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‘Economic Forecasting for Banking’ training course

On 5-7 November 2018, the Florence School of Banking and Finance organised an executive training course on ‘Economic Forecasting for Banking’, which provided a primer on econometric methods for forecasting economic and financial variables relevant in a banking context, discussing also some more advanced topics related to forecast construction and evaluation.

The rationale behind this course lays in the fact that forecasting is a key ingredient of decision making, both in the public and in the private sector, and is particularly important in the context of banking for their management as well as for their supervision. In fact, banks’ assets and liabilities are influenced by a number of factors, such as general economic and financial conditions, interest rates, and the prices of financial assets. These variables are however the result of a vast, complex, dynamic and stochastic system.
This course taught to the participants the theoretical and practical elements to forecast these variables appropriately, reducing the errors and enhancing the forecast prediction by using the proper econometric models and methods.

The course was taught by Massimiliano Marcellino, professor of Econometrics in the Economics Department of Bocconi University and Scientific Advisor at the Florence School of Banking and Finance. Theoretical sessions covered the linear regression models for evaluating financial variables, including considerations on selecting the variables and measuring the goodness of fit, as well as handling instability and dynamics. In parallel, the instructor conducted practical sessions, during which participants were led through concrete applications of the theory on economic and financial variables, both simulated and actual.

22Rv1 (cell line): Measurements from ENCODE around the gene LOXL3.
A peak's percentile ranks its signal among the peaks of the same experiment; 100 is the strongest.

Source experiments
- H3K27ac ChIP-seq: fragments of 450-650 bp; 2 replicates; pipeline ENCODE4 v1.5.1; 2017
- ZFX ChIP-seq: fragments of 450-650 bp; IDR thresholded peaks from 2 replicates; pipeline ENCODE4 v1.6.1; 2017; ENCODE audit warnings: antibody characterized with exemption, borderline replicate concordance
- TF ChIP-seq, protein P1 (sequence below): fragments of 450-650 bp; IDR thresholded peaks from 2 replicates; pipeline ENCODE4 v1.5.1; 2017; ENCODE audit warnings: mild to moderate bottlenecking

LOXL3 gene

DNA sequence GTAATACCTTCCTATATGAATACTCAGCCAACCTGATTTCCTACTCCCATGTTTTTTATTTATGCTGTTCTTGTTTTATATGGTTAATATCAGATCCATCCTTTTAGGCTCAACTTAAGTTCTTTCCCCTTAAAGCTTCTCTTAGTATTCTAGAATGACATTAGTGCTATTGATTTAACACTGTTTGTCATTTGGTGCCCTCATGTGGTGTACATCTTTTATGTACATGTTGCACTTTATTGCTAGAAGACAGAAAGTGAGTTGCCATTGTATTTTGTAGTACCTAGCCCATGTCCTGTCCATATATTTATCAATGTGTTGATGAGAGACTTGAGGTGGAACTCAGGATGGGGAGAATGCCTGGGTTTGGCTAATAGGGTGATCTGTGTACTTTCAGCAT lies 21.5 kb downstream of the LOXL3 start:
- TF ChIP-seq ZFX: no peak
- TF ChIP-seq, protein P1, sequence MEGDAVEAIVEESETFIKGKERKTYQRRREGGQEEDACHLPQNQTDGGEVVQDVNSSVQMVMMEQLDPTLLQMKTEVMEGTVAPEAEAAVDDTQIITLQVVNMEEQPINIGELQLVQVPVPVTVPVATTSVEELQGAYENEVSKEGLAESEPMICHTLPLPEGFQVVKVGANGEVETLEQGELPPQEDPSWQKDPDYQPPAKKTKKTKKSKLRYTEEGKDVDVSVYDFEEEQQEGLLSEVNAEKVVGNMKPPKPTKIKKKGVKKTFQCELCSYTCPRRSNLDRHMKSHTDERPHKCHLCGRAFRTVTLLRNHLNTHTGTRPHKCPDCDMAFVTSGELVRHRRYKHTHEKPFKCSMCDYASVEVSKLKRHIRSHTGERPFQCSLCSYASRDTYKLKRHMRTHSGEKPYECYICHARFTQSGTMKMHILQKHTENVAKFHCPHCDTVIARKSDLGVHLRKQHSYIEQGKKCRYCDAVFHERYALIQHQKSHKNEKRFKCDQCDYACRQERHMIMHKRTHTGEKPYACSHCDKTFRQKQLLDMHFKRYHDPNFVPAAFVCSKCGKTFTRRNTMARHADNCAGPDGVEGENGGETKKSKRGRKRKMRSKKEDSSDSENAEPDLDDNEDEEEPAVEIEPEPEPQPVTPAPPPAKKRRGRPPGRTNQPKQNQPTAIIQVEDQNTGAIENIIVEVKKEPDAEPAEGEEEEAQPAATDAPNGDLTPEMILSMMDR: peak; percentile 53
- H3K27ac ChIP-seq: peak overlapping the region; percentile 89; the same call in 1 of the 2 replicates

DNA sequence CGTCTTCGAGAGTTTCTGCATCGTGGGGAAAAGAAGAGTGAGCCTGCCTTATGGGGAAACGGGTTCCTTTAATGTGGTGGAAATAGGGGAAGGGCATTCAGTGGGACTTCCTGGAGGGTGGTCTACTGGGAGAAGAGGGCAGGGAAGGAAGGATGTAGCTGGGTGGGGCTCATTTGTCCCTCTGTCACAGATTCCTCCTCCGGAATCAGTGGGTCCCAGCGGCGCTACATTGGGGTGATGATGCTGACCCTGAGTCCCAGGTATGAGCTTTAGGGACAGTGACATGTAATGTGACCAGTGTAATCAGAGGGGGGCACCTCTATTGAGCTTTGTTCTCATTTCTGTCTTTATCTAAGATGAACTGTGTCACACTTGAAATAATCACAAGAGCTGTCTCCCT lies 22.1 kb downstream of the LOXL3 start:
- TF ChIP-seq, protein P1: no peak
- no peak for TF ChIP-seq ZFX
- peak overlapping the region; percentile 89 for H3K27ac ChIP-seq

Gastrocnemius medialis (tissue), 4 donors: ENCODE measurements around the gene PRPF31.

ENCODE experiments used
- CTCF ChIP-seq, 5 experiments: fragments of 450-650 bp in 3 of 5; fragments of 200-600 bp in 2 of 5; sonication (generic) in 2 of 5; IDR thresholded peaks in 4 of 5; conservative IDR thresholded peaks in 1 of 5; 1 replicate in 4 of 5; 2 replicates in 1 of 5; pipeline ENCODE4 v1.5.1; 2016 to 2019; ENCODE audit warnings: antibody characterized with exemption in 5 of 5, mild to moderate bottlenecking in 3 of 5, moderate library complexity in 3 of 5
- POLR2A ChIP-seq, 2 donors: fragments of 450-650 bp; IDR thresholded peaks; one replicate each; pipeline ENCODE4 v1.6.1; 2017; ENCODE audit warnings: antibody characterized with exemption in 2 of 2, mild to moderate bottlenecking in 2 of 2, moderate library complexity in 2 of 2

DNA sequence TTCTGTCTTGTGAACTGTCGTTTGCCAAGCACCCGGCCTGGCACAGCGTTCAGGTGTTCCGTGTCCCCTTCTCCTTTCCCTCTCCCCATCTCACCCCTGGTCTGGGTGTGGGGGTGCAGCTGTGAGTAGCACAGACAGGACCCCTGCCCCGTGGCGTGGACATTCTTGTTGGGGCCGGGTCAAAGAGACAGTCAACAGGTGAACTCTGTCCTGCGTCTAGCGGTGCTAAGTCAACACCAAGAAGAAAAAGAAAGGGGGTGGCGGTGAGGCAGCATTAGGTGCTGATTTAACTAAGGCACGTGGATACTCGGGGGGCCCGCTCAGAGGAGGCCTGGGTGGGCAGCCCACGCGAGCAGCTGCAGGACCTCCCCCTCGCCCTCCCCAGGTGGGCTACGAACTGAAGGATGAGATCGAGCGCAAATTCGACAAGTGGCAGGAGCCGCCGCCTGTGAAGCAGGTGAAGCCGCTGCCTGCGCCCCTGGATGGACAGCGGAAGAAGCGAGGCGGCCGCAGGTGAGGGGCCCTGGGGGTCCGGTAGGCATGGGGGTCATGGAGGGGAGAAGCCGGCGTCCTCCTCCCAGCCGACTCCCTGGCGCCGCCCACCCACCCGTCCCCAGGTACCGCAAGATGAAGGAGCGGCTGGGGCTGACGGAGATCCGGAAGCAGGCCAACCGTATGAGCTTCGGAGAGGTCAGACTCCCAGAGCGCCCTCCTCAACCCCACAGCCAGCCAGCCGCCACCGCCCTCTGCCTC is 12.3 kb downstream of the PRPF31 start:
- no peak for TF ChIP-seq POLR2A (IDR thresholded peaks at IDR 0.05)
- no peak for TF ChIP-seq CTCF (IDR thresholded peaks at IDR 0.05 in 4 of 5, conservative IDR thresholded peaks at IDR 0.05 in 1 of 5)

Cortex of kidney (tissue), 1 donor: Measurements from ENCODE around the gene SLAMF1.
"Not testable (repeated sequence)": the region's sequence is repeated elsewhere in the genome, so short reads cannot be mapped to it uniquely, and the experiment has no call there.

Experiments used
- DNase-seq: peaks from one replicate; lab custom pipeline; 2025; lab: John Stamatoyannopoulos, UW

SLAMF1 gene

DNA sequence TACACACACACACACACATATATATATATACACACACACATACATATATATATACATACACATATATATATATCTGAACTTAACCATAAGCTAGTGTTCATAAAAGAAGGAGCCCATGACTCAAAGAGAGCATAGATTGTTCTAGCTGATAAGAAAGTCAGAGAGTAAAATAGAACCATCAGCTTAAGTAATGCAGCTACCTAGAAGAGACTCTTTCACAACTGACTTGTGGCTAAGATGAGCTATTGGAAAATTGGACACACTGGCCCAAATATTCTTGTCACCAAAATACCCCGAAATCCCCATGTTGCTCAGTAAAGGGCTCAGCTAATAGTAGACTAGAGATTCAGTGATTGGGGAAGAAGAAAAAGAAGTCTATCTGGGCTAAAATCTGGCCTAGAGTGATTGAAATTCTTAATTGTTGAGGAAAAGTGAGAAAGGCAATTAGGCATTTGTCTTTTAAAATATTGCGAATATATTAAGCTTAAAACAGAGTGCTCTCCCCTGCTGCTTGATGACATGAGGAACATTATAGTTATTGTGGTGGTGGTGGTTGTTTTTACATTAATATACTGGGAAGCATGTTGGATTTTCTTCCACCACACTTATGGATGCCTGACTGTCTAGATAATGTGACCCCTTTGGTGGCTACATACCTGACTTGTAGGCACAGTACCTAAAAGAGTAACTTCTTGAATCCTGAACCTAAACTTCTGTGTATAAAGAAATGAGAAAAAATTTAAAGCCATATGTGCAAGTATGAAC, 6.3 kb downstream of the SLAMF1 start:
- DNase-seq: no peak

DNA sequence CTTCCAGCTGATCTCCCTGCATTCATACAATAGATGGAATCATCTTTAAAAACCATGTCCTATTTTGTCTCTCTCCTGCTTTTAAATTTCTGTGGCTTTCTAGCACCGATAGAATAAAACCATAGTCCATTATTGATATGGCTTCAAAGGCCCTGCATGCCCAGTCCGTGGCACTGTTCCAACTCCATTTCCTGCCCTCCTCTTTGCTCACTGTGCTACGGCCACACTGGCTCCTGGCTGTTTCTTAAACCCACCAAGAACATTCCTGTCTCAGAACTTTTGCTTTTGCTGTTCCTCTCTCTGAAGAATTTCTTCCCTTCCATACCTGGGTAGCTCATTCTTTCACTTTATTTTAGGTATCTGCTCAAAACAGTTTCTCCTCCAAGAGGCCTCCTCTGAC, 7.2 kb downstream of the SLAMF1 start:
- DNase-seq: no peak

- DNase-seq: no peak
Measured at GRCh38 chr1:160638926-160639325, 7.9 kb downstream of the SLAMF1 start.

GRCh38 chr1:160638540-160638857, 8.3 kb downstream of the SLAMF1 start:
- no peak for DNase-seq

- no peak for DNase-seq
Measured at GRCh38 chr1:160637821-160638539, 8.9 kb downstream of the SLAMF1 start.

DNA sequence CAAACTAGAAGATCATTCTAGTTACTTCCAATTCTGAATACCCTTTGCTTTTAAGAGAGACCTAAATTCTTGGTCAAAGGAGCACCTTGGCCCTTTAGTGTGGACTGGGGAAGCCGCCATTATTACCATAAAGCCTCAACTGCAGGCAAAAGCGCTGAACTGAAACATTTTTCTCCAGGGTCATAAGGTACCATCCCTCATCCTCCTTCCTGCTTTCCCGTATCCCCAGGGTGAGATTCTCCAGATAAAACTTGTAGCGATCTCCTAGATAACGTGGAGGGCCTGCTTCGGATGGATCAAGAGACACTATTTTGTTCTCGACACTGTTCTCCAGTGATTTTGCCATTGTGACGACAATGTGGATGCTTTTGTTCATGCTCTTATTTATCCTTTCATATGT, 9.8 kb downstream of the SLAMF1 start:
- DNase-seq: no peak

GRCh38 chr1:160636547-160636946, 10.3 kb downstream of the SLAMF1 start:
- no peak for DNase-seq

Participants appreciated the course design, the instructor, as well as the overall organisation of the course. Asked for a personal feedback, a participant commented as follows: This course was quite interesting and well structured, with dense information and many practical exercises. The presenter showed remarkable training skills and was notably able to describe theoretical aspects with examples and clear explanations, allowing non-specialists to better understand the concepts taught.

Another participant reported that taking this course ‘has been an excellent choice and a great experience. I’ve improved my knowledge about forecasting models, met colleagues working at relevant institutions and enjoyed the wonderful installations of the Institute‘.